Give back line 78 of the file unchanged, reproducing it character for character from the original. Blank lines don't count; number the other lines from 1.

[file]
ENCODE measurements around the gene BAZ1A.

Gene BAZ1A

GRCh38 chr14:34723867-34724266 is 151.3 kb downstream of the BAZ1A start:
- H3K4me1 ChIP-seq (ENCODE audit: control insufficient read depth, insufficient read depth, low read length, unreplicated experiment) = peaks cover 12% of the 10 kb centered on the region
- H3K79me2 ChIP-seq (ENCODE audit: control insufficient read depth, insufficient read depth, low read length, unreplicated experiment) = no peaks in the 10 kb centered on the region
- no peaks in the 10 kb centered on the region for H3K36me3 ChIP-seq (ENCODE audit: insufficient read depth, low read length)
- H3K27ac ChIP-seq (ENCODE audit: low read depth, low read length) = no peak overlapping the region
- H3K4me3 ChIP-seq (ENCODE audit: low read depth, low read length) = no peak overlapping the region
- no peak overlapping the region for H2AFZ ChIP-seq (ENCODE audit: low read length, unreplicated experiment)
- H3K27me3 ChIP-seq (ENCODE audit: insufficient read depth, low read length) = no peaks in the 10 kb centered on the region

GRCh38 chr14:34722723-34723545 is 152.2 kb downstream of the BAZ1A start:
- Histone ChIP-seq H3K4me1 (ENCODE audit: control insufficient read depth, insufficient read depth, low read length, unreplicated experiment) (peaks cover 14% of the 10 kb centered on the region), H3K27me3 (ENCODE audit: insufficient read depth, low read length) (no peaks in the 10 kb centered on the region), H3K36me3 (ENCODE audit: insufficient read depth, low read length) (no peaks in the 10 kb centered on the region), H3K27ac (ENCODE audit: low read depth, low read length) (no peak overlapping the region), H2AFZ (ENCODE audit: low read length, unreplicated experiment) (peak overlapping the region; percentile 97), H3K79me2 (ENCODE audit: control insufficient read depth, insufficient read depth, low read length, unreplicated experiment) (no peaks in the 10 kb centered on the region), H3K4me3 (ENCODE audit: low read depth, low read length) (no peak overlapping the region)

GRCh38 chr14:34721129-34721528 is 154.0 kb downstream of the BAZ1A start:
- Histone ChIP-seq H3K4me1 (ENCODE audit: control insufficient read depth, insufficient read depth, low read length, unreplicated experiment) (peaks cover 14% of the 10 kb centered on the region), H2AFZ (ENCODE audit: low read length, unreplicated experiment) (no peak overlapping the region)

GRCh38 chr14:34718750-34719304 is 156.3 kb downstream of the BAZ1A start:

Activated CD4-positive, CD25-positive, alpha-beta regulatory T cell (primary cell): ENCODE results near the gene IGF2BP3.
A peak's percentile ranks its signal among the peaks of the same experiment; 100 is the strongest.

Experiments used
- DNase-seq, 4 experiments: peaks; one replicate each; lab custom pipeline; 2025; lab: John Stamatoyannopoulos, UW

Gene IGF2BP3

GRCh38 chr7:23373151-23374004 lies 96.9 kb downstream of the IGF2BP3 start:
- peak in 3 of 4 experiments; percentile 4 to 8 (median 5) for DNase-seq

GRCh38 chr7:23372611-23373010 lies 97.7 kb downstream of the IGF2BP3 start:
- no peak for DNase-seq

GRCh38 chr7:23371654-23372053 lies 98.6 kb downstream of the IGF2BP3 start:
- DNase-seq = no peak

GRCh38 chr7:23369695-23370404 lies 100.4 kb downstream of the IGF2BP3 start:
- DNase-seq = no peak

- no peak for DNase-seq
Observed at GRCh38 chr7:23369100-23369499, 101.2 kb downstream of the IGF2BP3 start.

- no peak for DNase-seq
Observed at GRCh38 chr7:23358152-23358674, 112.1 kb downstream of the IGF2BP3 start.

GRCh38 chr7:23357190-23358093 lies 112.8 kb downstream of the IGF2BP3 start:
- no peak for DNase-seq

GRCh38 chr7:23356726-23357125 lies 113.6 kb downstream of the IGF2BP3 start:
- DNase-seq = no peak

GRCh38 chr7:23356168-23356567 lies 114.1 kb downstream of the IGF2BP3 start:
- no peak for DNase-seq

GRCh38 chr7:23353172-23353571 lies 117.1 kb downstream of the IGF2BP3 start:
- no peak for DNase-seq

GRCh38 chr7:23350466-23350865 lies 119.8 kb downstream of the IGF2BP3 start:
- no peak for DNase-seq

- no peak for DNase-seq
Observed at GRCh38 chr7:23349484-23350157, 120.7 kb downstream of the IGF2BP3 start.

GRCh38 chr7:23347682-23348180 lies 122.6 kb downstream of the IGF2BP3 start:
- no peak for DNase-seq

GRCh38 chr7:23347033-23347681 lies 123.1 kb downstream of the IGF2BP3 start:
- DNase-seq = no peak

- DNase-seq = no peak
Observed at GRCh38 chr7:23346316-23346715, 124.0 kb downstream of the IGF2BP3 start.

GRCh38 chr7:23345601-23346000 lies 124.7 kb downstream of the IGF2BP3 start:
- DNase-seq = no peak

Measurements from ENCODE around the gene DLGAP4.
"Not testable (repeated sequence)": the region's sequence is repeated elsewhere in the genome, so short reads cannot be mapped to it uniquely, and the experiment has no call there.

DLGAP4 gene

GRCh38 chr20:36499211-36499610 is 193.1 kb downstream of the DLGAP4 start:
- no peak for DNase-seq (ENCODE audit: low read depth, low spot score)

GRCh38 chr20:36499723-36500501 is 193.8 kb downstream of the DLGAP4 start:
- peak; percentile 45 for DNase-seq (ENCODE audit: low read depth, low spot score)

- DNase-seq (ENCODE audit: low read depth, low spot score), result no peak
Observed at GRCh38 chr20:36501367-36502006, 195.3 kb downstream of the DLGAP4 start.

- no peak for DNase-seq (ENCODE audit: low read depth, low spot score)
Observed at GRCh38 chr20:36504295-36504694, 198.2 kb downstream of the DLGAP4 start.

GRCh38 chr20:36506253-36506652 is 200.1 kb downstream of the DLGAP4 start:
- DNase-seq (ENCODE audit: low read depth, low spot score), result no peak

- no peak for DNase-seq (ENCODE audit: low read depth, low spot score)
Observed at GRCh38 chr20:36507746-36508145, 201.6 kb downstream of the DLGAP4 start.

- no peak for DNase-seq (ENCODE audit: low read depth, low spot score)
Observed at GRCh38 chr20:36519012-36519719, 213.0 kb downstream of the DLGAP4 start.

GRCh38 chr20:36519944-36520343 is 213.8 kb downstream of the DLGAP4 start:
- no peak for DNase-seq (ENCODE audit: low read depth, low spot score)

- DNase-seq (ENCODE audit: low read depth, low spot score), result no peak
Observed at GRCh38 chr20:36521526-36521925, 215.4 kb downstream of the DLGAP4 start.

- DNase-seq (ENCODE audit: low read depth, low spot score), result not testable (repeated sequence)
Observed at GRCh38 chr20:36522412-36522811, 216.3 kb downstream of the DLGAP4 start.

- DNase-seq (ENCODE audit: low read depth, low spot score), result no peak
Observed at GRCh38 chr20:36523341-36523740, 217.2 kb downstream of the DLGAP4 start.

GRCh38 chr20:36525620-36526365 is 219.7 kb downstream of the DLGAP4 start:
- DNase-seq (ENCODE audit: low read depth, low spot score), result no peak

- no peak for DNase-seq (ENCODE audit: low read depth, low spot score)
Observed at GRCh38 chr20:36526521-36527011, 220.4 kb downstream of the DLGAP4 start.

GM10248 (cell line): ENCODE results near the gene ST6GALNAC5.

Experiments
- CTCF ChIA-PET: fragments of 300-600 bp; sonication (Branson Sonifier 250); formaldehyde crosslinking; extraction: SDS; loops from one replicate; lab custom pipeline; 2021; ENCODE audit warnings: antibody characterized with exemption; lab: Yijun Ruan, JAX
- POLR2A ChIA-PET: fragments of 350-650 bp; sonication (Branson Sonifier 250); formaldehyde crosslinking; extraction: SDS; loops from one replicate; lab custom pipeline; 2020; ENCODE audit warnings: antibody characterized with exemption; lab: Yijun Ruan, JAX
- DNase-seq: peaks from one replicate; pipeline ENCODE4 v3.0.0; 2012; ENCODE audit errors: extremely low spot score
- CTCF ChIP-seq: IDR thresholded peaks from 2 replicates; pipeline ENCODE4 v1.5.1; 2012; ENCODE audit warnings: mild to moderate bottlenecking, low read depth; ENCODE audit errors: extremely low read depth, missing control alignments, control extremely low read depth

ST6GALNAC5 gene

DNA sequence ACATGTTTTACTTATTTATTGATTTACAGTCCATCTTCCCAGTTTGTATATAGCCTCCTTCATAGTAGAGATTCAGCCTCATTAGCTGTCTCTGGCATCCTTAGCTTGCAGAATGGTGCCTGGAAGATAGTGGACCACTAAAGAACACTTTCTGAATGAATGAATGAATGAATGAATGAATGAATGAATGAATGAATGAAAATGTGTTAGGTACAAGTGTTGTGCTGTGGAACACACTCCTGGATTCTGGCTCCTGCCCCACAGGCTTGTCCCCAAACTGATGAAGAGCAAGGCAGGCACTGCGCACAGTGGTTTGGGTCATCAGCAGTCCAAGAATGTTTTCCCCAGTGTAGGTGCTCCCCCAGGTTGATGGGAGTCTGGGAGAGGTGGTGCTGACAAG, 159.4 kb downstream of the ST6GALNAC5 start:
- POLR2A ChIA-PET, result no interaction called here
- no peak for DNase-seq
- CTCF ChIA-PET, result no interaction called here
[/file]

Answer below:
GRCh38 chr20:36525620-36526365 is 219.7 kb downstream of the DLGAP4 start: